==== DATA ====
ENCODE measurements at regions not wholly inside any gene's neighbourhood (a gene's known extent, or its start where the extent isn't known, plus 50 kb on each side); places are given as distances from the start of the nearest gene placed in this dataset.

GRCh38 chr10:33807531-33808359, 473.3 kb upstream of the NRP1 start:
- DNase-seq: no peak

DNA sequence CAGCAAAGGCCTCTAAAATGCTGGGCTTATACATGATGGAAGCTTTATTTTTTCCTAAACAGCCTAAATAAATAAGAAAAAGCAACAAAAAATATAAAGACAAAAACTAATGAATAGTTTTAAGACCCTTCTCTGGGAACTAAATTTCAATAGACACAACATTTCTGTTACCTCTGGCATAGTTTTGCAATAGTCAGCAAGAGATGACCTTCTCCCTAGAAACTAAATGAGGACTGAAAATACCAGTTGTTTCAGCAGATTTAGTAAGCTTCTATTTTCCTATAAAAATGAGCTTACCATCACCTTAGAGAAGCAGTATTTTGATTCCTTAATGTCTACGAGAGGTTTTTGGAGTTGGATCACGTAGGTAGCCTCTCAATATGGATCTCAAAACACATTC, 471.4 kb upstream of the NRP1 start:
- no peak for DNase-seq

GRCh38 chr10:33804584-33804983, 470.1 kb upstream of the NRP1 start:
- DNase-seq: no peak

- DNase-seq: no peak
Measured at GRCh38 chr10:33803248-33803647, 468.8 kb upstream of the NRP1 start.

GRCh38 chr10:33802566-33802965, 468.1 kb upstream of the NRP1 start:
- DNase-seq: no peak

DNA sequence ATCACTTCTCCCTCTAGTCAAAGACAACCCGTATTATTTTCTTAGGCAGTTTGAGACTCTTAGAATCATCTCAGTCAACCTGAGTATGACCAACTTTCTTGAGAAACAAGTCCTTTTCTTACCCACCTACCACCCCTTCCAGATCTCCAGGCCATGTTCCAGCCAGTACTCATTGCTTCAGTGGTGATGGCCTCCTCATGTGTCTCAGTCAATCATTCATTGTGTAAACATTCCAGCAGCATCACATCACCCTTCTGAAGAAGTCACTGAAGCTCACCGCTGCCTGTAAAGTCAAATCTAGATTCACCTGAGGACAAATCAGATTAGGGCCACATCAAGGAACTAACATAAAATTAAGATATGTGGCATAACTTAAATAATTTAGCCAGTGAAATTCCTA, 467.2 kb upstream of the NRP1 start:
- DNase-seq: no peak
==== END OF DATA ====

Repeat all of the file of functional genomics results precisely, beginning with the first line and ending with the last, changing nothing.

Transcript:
ENCODE measurements at regions not wholly inside any gene's neighbourhood (a gene's known extent, or its start where the extent isn't known, plus 50 kb on each side); places are given as distances from the start of the nearest gene placed in this dataset.

GRCh38 chr10:33807531-33808359, 473.3 kb upstream of the NRP1 start:
- DNase-seq: no peak

DNA sequence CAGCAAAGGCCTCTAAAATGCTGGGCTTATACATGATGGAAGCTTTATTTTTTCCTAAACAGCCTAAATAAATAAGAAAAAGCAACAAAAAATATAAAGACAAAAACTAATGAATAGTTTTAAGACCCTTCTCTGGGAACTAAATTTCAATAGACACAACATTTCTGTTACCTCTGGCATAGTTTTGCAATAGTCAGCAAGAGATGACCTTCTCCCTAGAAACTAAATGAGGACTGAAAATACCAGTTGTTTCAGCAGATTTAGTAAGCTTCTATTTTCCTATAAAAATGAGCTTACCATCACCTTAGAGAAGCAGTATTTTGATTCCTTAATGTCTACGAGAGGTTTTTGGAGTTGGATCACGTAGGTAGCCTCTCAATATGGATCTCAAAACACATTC, 471.4 kb upstream of the NRP1 start:
- no peak for DNase-seq

GRCh38 chr10:33804584-33804983, 470.1 kb upstream of the NRP1 start:
- DNase-seq: no peak

- DNase-seq: no peak
Measured at GRCh38 chr10:33803248-33803647, 468.8 kb upstream of the NRP1 start.

GRCh38 chr10:33802566-33802965, 468.1 kb upstream of the NRP1 start:
- DNase-seq: no peak

DNA sequence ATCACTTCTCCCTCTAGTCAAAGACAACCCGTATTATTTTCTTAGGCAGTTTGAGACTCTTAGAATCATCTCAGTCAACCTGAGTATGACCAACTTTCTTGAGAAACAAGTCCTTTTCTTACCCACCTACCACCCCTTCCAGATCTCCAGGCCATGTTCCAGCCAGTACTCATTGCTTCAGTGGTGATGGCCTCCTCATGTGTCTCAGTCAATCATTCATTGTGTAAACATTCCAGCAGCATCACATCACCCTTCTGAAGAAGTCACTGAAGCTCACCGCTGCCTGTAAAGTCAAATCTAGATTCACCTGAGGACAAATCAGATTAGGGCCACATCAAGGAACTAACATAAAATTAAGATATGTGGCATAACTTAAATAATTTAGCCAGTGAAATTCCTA, 467.2 kb upstream of the NRP1 start:
- DNase-seq: no peak